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Vol 1, Issue 02, May 2019
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Italy was experiencing economic turmoil in 2019 due to huge public debt and long-term economic underperformance. Italy was among the worst performing countries in the eurozone, and several austerity measures had been imposed on it by the European Union. The people of Italy were against such measures, and the political party which had ruled the country for several decades lost the elections in 2018 and an anti-establishment coalition formed the government.

To fulfil the election promises like minimum income for the unemployed, tax cuts, etc., the new government came up with a high-spending budget. The announcement had repercussions for the European markets, and the EU opposed the budget fearing an existential threat to itself. Failure to discipline Italy would be seen as the EU’s failure, and further austerity measures would sour the relationship between the EU and Italy.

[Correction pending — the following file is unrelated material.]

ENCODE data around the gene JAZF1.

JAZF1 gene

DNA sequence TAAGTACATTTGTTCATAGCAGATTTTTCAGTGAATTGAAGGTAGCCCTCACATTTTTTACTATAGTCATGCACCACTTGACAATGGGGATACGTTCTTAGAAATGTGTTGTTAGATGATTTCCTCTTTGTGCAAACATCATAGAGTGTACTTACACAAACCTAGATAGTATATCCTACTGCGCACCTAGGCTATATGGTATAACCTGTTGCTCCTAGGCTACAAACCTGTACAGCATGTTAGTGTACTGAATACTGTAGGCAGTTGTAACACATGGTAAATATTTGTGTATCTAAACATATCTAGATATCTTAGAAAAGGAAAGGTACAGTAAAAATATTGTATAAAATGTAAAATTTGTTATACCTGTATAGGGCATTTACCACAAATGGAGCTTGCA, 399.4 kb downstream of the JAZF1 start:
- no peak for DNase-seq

The European Commission rejected the draft budget, asking Italy to reconsider the plans, and Italy agreed to reduce the deficit target. But this failed to find a long-term solution to the problem the country was facing. Going forward, it remained to be seen whether the populist government could maintain a proper balance between ensuring the growth of Italy’s economy and restoring the confidence of the eurozone member states.


What is an expansionary fiscal plan? What were the repercussions of the plan for Italy’s economy?
Do you think Italy’s new populist government is responsible for the country’s crisis? If so, how bad would it be?
How can countries with high debt determine their fiscal policies? Is Italy’s fiscal expansion policy helping it in expanding its output?

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